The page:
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Open Access Toolkit: What is Open Access?

New! Read and Publish agreements

Through the Council of Australian University Librarians (CAUL) consortia, the UWA Library has entered into several "Read and Publish" agreements which provide UWA authors with the opportunity to publish open access immediately on acceptance, and free of any transactional Article Processing Charges (APCs) with major academic publishers. Six new agreements commenced on 1 January 2024 with American Psychological Association (APA), Association for Computing Machinery (ACM), The Company of Biologists, the Institute of Physics (IoP), the International Water Association (IWA) Publishing, John Benjamins Publishing Company and The Geological Society. More information on the Read and Publish agreements available to UWA authors can be found on the Read & Publish Agreements tab of this Toolkit.

What is open access?

Open access (OA) refers to the availability of research outputs via the internet, such that any user can find, freely access, read, download, copy, distribute, print, search, link, crawl, mine and otherwise use and reuse the research outputs both manually and using automated tools. Any use or reuse is subject to full and proper attribution, and usually will have an appropriate licence, such as any of the options available through the Creative Commons suite of licences, and should not infringe any copyright to third-party material included in the research output. More information on copyright is available on the Copyright at UWA webpage

OA can incorporate the same features as traditional scholarly publishing including peer review, copy-editing and quality assurance. The primary difference is that the publisher does not charge for access to the journal or other type of publication. Anyone can read, copy, print, download or link to the publication free of charge.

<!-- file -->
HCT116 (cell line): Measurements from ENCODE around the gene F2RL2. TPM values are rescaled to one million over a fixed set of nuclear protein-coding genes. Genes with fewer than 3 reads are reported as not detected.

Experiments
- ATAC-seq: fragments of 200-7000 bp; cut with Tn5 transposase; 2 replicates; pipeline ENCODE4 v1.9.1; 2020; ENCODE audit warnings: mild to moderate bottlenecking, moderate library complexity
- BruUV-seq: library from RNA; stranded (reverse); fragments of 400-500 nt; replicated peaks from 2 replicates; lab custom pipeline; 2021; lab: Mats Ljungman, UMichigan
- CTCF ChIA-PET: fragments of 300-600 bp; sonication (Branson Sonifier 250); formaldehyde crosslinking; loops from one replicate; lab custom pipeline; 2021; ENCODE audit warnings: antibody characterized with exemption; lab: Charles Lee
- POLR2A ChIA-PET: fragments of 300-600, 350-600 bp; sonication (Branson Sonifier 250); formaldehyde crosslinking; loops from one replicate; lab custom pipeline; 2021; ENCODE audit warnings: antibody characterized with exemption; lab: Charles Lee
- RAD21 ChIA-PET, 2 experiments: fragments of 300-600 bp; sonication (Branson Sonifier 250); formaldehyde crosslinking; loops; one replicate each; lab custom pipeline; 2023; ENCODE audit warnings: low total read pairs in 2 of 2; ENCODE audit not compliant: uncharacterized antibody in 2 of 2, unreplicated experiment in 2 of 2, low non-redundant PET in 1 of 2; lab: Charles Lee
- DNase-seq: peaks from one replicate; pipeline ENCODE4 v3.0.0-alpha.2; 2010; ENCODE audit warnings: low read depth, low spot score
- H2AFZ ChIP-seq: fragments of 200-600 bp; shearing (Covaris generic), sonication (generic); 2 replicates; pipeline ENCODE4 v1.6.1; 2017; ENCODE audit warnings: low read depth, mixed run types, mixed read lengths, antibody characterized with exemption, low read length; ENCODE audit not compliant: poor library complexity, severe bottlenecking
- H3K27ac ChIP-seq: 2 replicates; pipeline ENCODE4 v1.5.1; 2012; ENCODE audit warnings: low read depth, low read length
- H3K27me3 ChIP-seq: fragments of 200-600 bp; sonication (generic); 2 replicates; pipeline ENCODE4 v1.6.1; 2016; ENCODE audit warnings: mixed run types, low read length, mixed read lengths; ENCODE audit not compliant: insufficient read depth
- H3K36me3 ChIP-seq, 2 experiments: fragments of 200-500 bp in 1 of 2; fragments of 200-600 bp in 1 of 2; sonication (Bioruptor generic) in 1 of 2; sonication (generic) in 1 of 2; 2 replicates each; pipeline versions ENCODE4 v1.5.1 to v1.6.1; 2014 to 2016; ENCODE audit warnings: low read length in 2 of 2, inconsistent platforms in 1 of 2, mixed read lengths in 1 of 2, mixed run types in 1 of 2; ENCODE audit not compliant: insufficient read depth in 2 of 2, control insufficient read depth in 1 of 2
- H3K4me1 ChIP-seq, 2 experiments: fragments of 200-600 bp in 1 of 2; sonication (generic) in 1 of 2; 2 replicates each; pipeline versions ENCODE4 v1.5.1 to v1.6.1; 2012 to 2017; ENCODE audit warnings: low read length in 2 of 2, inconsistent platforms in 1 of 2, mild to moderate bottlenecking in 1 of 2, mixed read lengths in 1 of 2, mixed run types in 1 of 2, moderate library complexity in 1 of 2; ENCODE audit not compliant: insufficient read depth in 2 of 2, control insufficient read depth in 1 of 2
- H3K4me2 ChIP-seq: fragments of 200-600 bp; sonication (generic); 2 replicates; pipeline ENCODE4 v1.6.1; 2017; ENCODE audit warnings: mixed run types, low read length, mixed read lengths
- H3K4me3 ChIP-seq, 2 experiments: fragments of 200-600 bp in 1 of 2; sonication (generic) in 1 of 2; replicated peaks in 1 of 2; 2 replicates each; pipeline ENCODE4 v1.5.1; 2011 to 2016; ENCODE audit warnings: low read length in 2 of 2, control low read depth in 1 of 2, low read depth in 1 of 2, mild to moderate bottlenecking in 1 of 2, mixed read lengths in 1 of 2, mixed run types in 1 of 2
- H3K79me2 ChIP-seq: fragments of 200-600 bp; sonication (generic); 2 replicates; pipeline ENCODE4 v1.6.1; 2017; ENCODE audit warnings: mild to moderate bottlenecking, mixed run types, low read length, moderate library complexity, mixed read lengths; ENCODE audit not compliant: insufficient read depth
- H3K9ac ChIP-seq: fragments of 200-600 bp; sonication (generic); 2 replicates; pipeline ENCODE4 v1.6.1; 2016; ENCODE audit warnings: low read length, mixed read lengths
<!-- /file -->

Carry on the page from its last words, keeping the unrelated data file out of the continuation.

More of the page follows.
Why make my work open access?

  • Open access makes research results freely available to anyone with an internet connection rather than keeping those results hidden behind a subscription paywall. 
  • Open access takes your research to a wider audience and makes it easier for other researchers and the general community to find, read, engage with and cite your work.
  • Evidence is emerging that open access publishing can increase citation rates. Please see the Open Access Impact Studies list on the right hand side of this page to view research demonstrating the relationship between open access and increased citation impact.
  • Authors can retain copyright and reuse rights when publishing open access, giving you much greater control over your own work.
  • Many authors need to meet open access requirements set by their funding body. Publishing open access satisfies this requirement.


Listen to UWA and other researchers discuss the importance of making research openly accessible:


What are the different types of open access?